Food for (schools in) Africa

Introducing permaculture to schools will create an interest in agriculture at a young age

Young people should learn from an early age about the importance of food security and sustainability
Gardening Education for Children
Launched at the Shikati School in Limpopo, the Limani project will see permaculture food garden kits being donated to various schools in SA.

The initiative is the result of a partnership between Pioneer Foods and Food & Trees For Africa (FTFA), which seeks to address sustainable development through climate change action, food security and greening, with a strong focus on education and awareness, Pioneer Foods said on their website.

“The Limani project provides the opportunity to create food gardens and will at least ensure that the children in the participating schools are food secure,” says Lulu Khumalo, executive of corporate affairs and sustainability at Pioneer Foods. 

The Limani project will introduce a form of practical food gardening education for learners and provide food for the schools and surrounding communities. Extra produce can be sold by the school. It’s modelled on other successful FTFA initiatives where schools are clustered so that their communities, including many unemployed parents, work together while sharing knowledge and resources in an effort to improve lives and livelihoods.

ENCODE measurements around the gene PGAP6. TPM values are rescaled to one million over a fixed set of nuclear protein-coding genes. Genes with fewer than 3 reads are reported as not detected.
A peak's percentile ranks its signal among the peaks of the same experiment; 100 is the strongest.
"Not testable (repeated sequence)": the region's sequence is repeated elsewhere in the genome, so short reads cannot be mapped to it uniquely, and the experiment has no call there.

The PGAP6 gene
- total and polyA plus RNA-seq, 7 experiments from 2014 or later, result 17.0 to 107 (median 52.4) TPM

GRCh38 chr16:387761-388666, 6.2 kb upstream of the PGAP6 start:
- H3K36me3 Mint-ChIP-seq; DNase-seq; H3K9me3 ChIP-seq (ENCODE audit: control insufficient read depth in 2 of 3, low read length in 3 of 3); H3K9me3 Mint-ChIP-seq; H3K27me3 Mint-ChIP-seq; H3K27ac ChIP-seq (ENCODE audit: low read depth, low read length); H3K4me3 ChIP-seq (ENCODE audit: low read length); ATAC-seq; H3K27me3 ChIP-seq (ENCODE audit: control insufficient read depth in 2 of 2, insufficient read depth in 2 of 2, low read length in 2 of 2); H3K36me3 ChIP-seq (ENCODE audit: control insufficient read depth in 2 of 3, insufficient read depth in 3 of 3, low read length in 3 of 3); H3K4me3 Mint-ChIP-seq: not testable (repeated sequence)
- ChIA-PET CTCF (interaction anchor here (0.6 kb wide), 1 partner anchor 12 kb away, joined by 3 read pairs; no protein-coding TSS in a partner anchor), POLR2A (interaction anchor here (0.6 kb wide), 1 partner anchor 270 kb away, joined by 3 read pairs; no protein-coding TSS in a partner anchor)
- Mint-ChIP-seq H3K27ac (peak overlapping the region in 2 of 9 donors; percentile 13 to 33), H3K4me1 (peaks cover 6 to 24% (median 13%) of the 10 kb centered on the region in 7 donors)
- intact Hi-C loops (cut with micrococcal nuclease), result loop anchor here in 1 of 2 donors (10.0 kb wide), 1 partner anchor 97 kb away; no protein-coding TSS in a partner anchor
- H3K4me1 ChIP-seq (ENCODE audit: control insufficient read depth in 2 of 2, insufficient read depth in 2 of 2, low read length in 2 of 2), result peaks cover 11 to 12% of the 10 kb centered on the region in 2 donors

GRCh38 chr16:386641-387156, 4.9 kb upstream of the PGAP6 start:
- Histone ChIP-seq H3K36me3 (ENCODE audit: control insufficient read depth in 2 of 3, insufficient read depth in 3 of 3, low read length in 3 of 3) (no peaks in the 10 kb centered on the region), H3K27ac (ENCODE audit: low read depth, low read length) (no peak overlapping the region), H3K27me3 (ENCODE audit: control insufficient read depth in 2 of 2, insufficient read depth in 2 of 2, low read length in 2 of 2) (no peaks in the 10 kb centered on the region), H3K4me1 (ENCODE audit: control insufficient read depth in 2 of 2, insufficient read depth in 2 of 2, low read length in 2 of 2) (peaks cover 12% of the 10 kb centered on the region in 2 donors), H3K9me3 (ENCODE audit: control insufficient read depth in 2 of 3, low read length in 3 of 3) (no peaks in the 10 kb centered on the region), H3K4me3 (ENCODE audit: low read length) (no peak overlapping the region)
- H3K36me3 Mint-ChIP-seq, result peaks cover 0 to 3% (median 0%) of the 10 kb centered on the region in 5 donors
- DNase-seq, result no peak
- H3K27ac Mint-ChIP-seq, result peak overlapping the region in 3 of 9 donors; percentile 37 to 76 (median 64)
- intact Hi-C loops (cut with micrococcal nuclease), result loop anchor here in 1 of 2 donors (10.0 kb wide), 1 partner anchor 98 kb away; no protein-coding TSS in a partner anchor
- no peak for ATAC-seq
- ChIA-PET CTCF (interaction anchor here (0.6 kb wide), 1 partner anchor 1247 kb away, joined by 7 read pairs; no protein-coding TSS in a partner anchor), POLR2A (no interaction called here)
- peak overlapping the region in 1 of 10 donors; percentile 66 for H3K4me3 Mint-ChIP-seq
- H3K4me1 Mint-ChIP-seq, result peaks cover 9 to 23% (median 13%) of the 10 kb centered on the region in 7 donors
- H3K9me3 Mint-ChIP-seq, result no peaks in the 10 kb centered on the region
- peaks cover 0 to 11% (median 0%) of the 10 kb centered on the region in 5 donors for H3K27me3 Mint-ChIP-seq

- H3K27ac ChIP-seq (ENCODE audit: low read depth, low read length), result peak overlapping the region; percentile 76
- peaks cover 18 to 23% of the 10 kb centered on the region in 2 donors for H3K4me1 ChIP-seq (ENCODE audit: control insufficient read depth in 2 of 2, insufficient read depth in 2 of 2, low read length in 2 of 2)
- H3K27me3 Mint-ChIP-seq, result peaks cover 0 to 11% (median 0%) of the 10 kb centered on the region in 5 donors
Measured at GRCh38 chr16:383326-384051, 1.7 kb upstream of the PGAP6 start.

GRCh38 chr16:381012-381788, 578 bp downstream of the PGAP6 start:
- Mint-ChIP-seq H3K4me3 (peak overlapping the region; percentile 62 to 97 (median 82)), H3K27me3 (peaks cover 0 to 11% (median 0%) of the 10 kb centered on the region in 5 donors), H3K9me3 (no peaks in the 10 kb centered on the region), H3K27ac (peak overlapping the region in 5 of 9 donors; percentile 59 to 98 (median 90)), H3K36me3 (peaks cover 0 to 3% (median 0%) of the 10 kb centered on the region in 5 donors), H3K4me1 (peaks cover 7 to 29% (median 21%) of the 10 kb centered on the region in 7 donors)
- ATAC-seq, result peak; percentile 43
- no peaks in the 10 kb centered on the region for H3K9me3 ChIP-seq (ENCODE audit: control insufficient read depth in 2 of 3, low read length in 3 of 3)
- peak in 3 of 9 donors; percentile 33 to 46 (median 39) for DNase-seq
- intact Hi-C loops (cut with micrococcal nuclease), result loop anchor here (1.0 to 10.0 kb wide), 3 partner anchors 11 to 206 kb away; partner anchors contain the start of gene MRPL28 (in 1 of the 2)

“Schools in underprivileged areas tend to experience a drop in concentration in students, as many of them have very little to eat on a daily basis. These vegetable gardens will be an important source of basic foods for those enrolled in and living near the school,” adds Khumalo. 

‘Permaculture’ is derived from the term ‘permanent agriculture’, and is defined as “the use of ecology as the basis for designing integrated systems of food production, housing appropriate technology and community development.”

“We are excited to work with Pioneer Foods on this project, which will benefit so many and hopefully be a precursor for more of the same,” says FTFA programme manager Verena Wagner. 

“The Limpopo conditions for growing food are good and the Nutrition Directorate of the Department of Education in Limpopo is very active, making it much easier to execute the programme. 

“Each school will receive plant materials, gardening tools, educational resources and practical permaculture workshops to help them to develop their food gardens.”

According to Pioneer Foods, one of the 16 schools in this pilot project will be developed into a resource centre where others can access learning and materials and receive support. Eventually the seven best schools will become resource centres. The immediate vision for the project is to expand to 75 schools, but it’s hoped that eventually all schools in South Africa will have permaculture food gardens. 

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